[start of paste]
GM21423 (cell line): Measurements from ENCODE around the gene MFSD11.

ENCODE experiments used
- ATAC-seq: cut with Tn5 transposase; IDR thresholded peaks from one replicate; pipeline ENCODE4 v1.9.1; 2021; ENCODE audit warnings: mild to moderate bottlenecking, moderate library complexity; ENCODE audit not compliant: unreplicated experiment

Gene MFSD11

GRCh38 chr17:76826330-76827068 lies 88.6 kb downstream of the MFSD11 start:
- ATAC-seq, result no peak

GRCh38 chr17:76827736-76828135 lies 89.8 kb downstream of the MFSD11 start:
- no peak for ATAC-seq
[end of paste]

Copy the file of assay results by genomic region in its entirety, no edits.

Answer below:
GM21423 (cell line): Measurements from ENCODE around the gene MFSD11.

ENCODE experiments used
- ATAC-seq: cut with Tn5 transposase; IDR thresholded peaks from one replicate; pipeline ENCODE4 v1.9.1; 2021; ENCODE audit warnings: mild to moderate bottlenecking, moderate library complexity; ENCODE audit not compliant: unreplicated experiment

Gene MFSD11

GRCh38 chr17:76826330-76827068 lies 88.6 kb downstream of the MFSD11 start:
- ATAC-seq, result no peak

GRCh38 chr17:76827736-76828135 lies 89.8 kb downstream of the MFSD11 start:
- no peak for ATAC-seq